There are many efforts to “open” education and scholarship: open access, open data, open educational resources, open licensing, open pedagogy, open scholarship, open science, open source, and more. But why are we opening all these things?
We are motivated to open these things to improve education, research, and other knowledge practices, looking to increase access, affordability, engagement, efficacy, reproducibility, and more. We foster openness as an improvement to knowledge practices because in turn, we believe that improved knowledge practices will benefit both individuals and the common good, generating better knowledge, more widely shared, and therefore justice, equality and progress.
But the existence of things like open educational resources, open licenses, open data, or open-source software do not by themselves guarantee that people benefit in their efforts overall as students, teachers, researchers, scholars or librarians, or that their success in turn improves our common good.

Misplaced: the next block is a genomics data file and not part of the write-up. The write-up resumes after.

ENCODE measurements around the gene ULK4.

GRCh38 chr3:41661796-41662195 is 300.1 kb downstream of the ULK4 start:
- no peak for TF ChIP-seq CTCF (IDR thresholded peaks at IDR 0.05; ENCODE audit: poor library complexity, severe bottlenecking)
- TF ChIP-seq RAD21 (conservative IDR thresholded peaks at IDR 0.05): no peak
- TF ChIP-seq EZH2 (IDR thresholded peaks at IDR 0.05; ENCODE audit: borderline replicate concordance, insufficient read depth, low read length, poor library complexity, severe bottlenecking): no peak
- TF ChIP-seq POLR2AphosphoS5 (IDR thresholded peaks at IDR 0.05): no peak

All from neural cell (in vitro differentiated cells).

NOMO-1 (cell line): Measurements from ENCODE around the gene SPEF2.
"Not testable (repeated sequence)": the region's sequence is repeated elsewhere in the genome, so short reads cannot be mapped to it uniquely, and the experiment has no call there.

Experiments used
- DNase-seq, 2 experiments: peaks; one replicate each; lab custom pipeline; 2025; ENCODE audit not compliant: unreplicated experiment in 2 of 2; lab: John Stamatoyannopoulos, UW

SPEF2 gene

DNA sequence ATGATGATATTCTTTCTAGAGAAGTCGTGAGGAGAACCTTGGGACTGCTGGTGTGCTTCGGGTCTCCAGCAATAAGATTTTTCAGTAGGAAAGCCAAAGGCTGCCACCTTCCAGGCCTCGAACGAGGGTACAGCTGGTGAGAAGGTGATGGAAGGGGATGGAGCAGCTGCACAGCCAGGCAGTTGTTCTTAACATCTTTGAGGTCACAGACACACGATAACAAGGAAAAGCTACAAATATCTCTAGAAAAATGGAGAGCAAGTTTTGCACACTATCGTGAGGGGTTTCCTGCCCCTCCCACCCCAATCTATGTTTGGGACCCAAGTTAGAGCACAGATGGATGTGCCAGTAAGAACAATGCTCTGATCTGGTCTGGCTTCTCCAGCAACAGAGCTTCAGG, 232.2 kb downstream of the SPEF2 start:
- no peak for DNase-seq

Sometimes we get so caught up in providing open resources or in establishing the necessary conditions for openness that we mistake that work as the ends, when it is only the means. In order for the benefits of openness to develop and persist, it is not enough that open just be technically possible or that open artefacts exist. Openness is not the goal, it is a mechanism.
People must be equipped and practice to succeed with open. We need to actively support not only infrastructure and materials, but also communities and practices that build motivation, understanding, skills, and values for people to engage over time for their own benefit and the public, common good.
Openness is our vehicle, not our destination.